We stand up for badgers and oppose the killing of large numbers of healthy badgers as part of the Department of Agriculture, Environment and Rural Affairs (DAERA) plans to eradicate bovine tuberculosis.
The Stop The Cull petition in response to DAERA's consultation is now closed. The final number of signatories are still to be confirmed, but we have certainly exceeded 5,800.
We will now be working with the USPCA petition to de-dupe signatures which will then be submitted to DAERA.
We are reviewing our next steps in relation to the Government plans and will update this page over the coming weeks and months.
What is bovine tuberculosis?
Bovine tuberculosis (bovine TB) is a highly infectious disease of cattle that significantly impacts thousands of farms annually.
The spread of bovine TB is primarily through cattle to cattle transmission, with animals spreading the disease mainly through coughing and sneezing, thus releasing bacteria into the air that are then inhaled by other animals in close contact. This disease also spreads from infected cows to their offspring during suckling.
Since the mid-1980s, the incidence of bovine TB in cattle has increased substantially, creating an economic burden on the taxpayer, as infected cattle must be culled and compensation paid to farmers.
DAERA's proposals for a badger cull
DAERA is proposing a cull of healthy badgers as part of wildlife intervention measures proposed in its new bovine TB eradication strategy.
The current proposals involve a non-selective badger ‘cull’ within bovine TB hotspots, using the controlled shooting of free-roaming badgers, delivered and paid for by farmer-led companies. 4 out of 5 of the badgers killed (minimum of 80-85%) will be healthy and not infected by bTB.1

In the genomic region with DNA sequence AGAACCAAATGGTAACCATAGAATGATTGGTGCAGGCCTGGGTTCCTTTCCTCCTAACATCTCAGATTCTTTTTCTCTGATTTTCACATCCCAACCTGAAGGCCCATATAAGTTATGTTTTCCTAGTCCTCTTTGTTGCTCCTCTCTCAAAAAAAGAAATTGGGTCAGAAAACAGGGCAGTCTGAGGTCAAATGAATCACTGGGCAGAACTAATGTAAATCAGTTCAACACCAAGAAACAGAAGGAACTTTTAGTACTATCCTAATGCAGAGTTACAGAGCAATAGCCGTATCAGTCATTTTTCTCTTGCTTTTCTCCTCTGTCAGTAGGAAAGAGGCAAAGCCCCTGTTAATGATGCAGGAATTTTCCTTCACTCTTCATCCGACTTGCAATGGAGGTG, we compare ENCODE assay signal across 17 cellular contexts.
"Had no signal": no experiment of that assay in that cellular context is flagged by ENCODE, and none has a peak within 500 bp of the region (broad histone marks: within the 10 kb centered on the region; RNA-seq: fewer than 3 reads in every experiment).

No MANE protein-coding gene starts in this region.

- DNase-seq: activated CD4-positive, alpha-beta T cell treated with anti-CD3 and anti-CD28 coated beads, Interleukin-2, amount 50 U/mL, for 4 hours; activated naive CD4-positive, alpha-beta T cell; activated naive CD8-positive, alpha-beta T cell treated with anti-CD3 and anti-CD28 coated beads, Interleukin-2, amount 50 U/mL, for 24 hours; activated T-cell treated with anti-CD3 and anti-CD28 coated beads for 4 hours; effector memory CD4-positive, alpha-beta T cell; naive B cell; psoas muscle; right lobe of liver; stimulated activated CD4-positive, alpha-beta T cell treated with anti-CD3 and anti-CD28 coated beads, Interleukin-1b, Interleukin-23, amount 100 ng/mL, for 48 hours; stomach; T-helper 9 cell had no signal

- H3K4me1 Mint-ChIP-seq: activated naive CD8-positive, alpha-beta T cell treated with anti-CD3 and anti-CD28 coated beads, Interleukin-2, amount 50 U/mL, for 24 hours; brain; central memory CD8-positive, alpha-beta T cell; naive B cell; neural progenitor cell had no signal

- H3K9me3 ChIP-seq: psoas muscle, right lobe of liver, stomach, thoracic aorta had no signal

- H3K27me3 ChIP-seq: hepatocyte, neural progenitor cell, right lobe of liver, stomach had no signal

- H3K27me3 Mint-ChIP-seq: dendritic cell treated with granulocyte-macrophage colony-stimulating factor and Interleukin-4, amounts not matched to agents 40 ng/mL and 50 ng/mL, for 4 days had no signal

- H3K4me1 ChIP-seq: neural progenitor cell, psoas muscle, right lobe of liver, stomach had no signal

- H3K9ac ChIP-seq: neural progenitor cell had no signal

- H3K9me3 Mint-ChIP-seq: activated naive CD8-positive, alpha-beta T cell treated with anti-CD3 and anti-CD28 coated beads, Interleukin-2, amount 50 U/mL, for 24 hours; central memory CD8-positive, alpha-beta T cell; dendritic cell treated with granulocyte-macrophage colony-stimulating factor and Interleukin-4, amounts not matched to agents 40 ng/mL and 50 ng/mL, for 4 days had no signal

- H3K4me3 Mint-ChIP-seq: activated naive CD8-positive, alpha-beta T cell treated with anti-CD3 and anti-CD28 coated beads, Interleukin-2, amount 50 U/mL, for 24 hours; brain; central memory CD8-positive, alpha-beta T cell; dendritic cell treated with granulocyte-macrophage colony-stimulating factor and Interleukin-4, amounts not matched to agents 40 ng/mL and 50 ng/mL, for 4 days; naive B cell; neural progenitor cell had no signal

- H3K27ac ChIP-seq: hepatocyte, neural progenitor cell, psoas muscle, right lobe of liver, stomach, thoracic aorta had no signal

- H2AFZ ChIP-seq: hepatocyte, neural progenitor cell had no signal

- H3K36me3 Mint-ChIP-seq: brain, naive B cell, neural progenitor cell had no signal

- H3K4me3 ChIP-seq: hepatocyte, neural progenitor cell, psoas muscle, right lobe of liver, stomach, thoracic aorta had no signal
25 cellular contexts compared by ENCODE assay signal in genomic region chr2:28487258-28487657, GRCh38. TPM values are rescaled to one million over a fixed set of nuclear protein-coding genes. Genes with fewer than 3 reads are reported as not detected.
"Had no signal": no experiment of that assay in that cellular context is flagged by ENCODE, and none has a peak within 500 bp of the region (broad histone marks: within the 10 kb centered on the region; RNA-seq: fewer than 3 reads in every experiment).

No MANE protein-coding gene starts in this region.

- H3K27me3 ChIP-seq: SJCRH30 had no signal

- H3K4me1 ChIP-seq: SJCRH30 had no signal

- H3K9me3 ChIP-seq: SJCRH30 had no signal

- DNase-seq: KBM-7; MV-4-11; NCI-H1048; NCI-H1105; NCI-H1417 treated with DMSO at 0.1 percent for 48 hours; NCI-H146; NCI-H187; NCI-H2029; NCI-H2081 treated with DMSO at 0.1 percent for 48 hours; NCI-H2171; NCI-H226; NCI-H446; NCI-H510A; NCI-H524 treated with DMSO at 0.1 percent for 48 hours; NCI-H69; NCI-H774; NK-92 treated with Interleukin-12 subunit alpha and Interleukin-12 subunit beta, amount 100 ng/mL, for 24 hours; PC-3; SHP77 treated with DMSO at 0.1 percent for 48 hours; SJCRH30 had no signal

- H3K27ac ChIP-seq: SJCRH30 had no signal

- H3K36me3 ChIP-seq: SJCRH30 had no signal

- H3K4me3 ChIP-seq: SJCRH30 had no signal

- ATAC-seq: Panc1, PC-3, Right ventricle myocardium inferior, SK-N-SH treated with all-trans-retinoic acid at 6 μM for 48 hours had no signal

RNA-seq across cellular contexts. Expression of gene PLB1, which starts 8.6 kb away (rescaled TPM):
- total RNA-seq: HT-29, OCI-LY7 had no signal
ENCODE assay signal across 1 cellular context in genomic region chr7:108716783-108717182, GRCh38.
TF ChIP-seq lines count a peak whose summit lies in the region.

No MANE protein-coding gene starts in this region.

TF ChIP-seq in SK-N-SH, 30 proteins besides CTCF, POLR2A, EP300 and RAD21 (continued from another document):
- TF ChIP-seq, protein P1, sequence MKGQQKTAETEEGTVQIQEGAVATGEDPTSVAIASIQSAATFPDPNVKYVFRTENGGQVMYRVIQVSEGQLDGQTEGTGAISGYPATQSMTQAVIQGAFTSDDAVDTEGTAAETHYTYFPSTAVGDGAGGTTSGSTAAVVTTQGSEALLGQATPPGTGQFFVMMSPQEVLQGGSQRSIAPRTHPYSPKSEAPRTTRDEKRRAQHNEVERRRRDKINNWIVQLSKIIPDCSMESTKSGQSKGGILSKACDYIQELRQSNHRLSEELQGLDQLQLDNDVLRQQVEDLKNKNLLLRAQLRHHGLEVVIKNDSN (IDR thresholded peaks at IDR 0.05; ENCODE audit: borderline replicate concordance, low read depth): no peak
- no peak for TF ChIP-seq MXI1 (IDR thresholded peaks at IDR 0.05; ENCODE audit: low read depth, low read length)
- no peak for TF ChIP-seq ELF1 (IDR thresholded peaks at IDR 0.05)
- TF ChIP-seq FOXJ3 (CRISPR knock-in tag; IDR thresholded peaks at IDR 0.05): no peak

1A report by DAERA in August 2012 collated all the post mortem results from badgers killed in road traffic accidents since 1999. This showed a prevalence of TB in badgers of 20%. More recent figures in 2019 show a reduction to 17%.
Our position: killing of healthy badgers is not the answer
We recognise that bovine TB is a complex and costly disease that causes substantial hardship to the farming community and that there is a need to find the right mechanisms to control it. However, we believe the slaughter of healthy badgers is not acceptable or proportionate in addressing the low level of risk associated with transmission of this disease by badgers, which are a protected and native species.
Hundreds of thousands of badgers have been killed in England and the Republic of Ireland over recent years during badger culls, but with minimal impact on bovine TB levels in cattle. In fact, DEFRA has recently announced that new culling licenses are to be banned after 2022. In contrast, Wales has seen similar changes in the incidence and prevalence of bovine TB in cattle by effectively dealing with the primary factors in transmission, such as animal movements and biosecurity, rather than adopting a widespread badger cull.
Our clear preference is that badger vaccination should be the main approach adopted to control bovine TB in the badger population. However, if wildlife intervention is to be part of the strategy, we could support a combination of the ‘Test–Vaccinate–Remove’ (TVR) approach combined with wider badger vaccination, as a more ethical approach (where only TB positive badgers are euthanized), which has been shown by DAERA’s own research project to be effective.
We would also like to see legislation introduced urgently to allow laypersons to be trained in badger vaccination, as is the case in England and Wales, and for continued focus on cattle testing and improvements to biosecurity.
What is the more ethical Test-Vaccinate-Remove (TVR) approach?
TVR involves trapping badgers in cages and testing them for bovine TB in the field through a blood test. Any badgers that test negative are vaccinated and released, and any that test positive with advanced tuberculosis are humanely euthanized and therefore ‘removed’.
Research commissioned by DAERA and carried out by the Agri-food and Biosciences Institute showed that TVR is a viable alternative to an indiscriminate badger cull.
Badgers are a valued species in Northern Ireland, protected by law. 25% of the European population is found in the UK, so we have an international responsibility to conserve them.